In other words, the machine is expected to find the hidden patterns and structure in unlabeled data by their own. That’s why it is called unsupervised – there is no supervisor to teach the machine what is right and what is wrong.

The machine not always know what it is searching for, but can independently sort data and find compelling patterns.

To explain and compare better the difference between supervised and unsupervised learning, let’s see the types of unsupervised method.

Unsupervised learning has two categories of algorithms:

  • Clustering.  Clustering is the assignment of a set of objects into subsets (also called clusters) so that objects in the same cluster have similar characteristics in some sense. The goal of clustering is to segregate groups with similar characteristics and then assign them into clusters. A good example here is when you want to group customers by their purchasing behavior. Analytics Vidhya has a great introduction to clustering that will help you to understand better the whole idea.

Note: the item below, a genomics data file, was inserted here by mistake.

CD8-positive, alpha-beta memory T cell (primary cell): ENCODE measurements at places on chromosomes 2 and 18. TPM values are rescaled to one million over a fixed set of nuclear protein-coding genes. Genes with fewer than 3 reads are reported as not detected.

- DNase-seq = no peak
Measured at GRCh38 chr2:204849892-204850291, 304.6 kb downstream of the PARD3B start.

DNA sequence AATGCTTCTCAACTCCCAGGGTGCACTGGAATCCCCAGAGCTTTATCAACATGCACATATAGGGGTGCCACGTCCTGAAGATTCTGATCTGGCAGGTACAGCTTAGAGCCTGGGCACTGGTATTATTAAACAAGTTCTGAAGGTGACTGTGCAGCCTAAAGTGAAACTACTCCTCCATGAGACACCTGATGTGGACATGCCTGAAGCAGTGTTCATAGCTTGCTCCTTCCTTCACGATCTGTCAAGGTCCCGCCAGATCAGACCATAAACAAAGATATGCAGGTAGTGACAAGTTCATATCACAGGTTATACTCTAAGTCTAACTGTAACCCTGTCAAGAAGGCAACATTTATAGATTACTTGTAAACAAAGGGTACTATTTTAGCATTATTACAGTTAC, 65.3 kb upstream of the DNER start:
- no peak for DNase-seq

• Association. Here we have association rules that aim to find associations amongst data objects within large databases. Association is about discovering some interesting relationships between variables in large databases. For example, people that buy a new house also tend to buy new furniture.

So, Clustering is about grouping data points according to their similarities while Association is about discovering some relationships between the attributes of those data points.

List of key unsupervised machine learning algorithms and techniques:

  • K-means clustering
  • K-NN (k nearest neighbors)
  • Dimensionality Reduction
  • Neural networks / Deep Learning
  • Principal Component Analysis